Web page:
The variant annotation step aims to identify the function and effect of all identified SNPs using SNP annotation tools. In the annotation phase, the biological information is extracted. The functional information is assigned to DNA variants based on available information such as nucleic acid and protein sequences. SnPEff is an open source variant annotation tool [3]. It predicts the effects of variants on genes by using a computational algorithm to detect deleterious variants. Moreover, it annotates the variants based on their genomic locations and predicts their coding effects. Basepair uses two variant databases: dbSNP, the most comprehensive database for nucleotide variations, and ClinVar, which contains a collection of reports of the relationship between human variations and phenotypes [4]. The data is collected in ClinVar from clinical tests, research studies, and other literature.

Importance of Identification of Variants and Annotation

Variant identification generates a detailed catalog of variations in the individual’s genome and is responsible for identifying the underlying reasons for different diseases and specific DNA changes. Variants play a crucial role in genome-wide association studies and act as important markers. More precisely, variants help in disease’s gene discovery. Identifying those genomic variants that are key players in disease helps achieve fruitful targets for precision medicine. Most of the mutations are linked with Mendelian disorders. Moreover, SNP based arrays such as axiom array help in the improvement of crop yield. SNP annotation is an important method to computationally predict deleterious effects of SNPs and their role in diseases in living organisms. SNP annotation also identifies the SNPs present in exonic, transcription regulatory, and many other functional genomic regions.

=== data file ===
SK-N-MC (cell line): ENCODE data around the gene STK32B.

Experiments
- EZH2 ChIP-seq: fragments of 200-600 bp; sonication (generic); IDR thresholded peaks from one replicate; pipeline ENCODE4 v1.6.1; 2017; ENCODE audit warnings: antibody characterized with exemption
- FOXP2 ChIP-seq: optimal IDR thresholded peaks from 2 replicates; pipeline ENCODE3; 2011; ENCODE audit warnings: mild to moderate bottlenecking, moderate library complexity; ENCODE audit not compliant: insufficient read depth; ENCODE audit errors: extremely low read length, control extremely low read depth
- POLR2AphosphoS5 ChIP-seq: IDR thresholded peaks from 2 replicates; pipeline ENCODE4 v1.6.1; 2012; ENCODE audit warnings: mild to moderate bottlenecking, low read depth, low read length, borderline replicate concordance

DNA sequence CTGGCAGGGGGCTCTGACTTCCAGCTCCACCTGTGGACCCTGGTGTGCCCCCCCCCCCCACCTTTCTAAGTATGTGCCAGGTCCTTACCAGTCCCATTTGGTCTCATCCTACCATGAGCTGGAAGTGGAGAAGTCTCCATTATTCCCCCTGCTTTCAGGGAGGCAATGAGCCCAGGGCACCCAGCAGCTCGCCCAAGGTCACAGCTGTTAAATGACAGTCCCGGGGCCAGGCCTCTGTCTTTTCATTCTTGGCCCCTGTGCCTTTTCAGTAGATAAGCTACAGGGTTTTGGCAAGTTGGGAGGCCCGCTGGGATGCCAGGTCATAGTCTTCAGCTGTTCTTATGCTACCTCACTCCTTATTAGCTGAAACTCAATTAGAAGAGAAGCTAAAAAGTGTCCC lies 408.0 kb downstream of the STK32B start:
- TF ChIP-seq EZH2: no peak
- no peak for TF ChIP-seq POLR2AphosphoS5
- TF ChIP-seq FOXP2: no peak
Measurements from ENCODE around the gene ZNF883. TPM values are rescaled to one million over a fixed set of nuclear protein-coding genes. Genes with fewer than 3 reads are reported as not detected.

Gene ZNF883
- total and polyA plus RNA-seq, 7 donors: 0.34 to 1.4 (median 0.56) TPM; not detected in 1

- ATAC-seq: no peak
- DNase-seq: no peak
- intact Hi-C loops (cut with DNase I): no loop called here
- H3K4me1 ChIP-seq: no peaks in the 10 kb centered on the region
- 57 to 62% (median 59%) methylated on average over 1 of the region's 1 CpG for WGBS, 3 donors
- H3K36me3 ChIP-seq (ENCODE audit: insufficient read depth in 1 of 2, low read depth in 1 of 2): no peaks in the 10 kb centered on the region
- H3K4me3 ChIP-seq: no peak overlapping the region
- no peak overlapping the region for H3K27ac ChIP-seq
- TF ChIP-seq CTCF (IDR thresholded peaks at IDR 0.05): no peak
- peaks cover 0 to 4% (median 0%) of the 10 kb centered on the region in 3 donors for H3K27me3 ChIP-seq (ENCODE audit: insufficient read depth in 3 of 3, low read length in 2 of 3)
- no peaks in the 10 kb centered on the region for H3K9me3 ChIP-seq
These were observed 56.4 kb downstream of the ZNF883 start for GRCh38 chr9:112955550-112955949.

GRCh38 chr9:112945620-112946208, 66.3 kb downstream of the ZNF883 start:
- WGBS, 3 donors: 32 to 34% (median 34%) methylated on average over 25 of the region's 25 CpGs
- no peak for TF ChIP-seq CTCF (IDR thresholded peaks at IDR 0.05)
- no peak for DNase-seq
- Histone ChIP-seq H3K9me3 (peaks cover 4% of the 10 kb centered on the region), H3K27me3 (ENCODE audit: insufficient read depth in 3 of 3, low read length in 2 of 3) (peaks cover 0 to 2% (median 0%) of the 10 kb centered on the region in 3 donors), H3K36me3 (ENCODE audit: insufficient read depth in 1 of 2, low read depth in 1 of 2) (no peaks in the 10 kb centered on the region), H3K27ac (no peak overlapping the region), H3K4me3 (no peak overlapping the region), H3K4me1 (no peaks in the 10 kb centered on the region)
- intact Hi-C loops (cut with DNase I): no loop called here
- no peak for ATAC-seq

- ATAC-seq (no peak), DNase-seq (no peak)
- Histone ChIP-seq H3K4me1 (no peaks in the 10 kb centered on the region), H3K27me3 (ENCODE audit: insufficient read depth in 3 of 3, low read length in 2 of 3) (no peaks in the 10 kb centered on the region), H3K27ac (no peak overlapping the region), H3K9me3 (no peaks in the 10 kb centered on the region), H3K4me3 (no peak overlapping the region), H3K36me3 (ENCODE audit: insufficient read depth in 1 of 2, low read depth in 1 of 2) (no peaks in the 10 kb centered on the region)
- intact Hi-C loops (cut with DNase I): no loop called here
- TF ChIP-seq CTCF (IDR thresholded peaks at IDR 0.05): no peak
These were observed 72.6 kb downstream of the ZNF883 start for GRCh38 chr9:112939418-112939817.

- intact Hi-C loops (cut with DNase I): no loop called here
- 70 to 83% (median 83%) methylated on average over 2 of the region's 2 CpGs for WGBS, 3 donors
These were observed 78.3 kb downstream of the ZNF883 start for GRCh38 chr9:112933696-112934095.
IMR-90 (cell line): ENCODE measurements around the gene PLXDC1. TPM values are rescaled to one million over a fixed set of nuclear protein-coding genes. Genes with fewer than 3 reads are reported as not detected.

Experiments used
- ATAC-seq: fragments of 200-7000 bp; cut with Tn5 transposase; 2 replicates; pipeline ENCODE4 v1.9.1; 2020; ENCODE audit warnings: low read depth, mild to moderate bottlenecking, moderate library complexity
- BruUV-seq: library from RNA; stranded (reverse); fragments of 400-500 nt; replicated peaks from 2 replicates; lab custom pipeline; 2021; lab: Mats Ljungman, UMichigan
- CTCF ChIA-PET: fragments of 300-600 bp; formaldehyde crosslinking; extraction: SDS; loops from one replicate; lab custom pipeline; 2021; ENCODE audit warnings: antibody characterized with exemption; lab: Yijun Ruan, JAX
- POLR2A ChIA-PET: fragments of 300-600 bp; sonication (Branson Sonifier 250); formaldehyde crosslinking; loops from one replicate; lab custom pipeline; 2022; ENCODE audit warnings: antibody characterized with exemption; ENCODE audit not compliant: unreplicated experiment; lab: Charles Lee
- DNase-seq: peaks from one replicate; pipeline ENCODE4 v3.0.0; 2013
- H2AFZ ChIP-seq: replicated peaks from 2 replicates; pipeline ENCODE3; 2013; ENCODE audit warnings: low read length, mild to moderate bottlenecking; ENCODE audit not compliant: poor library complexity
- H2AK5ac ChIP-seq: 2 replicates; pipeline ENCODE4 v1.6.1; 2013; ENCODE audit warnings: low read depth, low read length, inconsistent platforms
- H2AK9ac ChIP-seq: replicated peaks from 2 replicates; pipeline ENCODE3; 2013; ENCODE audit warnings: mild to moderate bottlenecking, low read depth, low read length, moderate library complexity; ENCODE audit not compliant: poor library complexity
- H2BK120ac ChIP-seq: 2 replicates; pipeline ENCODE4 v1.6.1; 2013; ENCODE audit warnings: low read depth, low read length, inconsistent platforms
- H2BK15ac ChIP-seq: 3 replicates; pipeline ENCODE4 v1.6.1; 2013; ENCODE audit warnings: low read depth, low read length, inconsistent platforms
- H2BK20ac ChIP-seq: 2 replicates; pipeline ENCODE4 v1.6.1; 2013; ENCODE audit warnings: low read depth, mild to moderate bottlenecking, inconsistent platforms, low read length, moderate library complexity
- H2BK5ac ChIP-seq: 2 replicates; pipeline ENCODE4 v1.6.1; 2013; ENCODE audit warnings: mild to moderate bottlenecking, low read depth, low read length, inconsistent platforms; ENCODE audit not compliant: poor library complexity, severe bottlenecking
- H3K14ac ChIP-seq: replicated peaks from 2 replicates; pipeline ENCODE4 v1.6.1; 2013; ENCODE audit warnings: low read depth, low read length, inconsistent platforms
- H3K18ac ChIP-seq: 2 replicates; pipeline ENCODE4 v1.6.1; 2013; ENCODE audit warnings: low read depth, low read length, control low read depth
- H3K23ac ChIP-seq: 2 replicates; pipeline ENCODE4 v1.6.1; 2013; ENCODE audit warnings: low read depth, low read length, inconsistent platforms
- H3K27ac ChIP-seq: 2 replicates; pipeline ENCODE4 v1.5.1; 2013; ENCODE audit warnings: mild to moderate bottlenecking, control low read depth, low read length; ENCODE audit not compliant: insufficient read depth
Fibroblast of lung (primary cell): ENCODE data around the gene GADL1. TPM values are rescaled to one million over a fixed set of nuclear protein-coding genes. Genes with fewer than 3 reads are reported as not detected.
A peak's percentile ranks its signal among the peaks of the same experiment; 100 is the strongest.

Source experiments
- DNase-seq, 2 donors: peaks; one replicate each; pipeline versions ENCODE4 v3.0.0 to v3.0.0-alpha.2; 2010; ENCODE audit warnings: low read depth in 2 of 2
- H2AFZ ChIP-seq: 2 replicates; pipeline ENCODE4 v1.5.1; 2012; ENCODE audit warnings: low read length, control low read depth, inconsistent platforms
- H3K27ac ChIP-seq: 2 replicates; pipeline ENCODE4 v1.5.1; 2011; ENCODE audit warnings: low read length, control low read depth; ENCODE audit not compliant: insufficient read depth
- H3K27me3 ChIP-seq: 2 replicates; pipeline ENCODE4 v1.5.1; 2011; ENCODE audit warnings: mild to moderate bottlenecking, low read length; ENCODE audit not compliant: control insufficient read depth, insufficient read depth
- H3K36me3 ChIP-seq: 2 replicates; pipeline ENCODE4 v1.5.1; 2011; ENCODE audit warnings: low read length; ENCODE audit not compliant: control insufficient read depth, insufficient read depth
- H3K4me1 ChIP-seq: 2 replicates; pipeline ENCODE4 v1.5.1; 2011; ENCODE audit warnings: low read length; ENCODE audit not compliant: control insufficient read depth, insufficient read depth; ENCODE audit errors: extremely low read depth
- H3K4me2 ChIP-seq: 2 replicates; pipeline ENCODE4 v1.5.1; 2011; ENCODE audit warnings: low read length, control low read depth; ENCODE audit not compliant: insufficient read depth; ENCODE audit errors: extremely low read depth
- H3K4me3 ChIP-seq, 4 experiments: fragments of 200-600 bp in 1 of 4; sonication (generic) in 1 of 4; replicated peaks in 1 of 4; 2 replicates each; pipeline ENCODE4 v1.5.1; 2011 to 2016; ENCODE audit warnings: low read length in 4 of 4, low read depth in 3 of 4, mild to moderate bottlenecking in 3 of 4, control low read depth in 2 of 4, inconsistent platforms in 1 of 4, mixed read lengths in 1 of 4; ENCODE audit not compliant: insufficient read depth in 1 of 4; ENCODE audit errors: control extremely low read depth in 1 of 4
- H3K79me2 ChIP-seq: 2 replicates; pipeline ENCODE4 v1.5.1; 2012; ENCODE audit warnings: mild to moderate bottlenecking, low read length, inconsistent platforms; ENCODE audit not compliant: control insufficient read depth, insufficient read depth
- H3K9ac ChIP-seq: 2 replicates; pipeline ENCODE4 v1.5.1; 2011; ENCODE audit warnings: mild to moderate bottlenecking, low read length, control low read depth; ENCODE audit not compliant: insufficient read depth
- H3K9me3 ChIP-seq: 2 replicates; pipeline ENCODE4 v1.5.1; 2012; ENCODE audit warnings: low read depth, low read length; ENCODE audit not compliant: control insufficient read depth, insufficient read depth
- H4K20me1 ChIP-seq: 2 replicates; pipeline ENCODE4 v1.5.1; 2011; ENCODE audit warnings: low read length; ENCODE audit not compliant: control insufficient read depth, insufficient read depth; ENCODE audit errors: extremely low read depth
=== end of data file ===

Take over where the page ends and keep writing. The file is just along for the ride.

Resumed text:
Visualization of SNPs

Genome browsers have enabled researchers to visualize their aligned reads. This is an important step in investigating the data. Genome browsers like those offered by Basepair provide an opportunity to see the variants present in the aligned reads. 

Variant Validation

Single nucleotide variants can be validated by using Sanger sequencing or micro-array genotyping from genome wide (GWAS) studies. Sanger sequencing is considered a gold standard technology for the confirmation and validation of SNPs. The variant calls can be genotyped using various Affymetrix genome-wide SNPs assays [5]. Apart from that, a computational algorithm called MutationValidator performs variant cross validation by generating a validation matrix and classifies mutations as somatic, germline, or artifactual using NGS technologies.

Learn more about Basepair’s whole exome and whole genome sequencing pipelines on our product page.


[1] Li, H., & Durbin, R. (2010). Fast and accurate long-read alignment with Burrows–Wheeler transform. Bioinformatics, 26(5), 589-595.

[2] Langmead, B., & Salzberg, S. L. (2012). Fast gapped-read alignment with Bowtie 2. Nature methods, 9(4), 357. 

[3] Cingolani, P., Platts, A., Wang, L. L., Coon, M., Nguyen, T., Wang, L., … & Ruden, D. M. (2012). A program for annotating and predicting the effects of single nucleotide polymorphisms, SnpEff: SNPs in the genome of Drosophila melanogaster strain w1118; iso-2; iso-3. Fly, 6(2), 80-92.

[4] Landrum, M. J., Lee, J. M., Riley, G. R., Jang, W., Rubinstein, W. S., Church, D. M., & Maglott, D. R. (2013). ClinVar: public archive of relationships among sequence variation and human phenotype. Nucleic acids research42(D1), D980-D985.

[5] Pirooznia, M., Kramer, M., Parla, J., Goes, F. S., Potash, J. B., McCombie, W. R., & Zandi, P. P. (2014). Validation and assessment of variant calling pipelines for next-generation sequencing. Human genomics, 8(1), 14.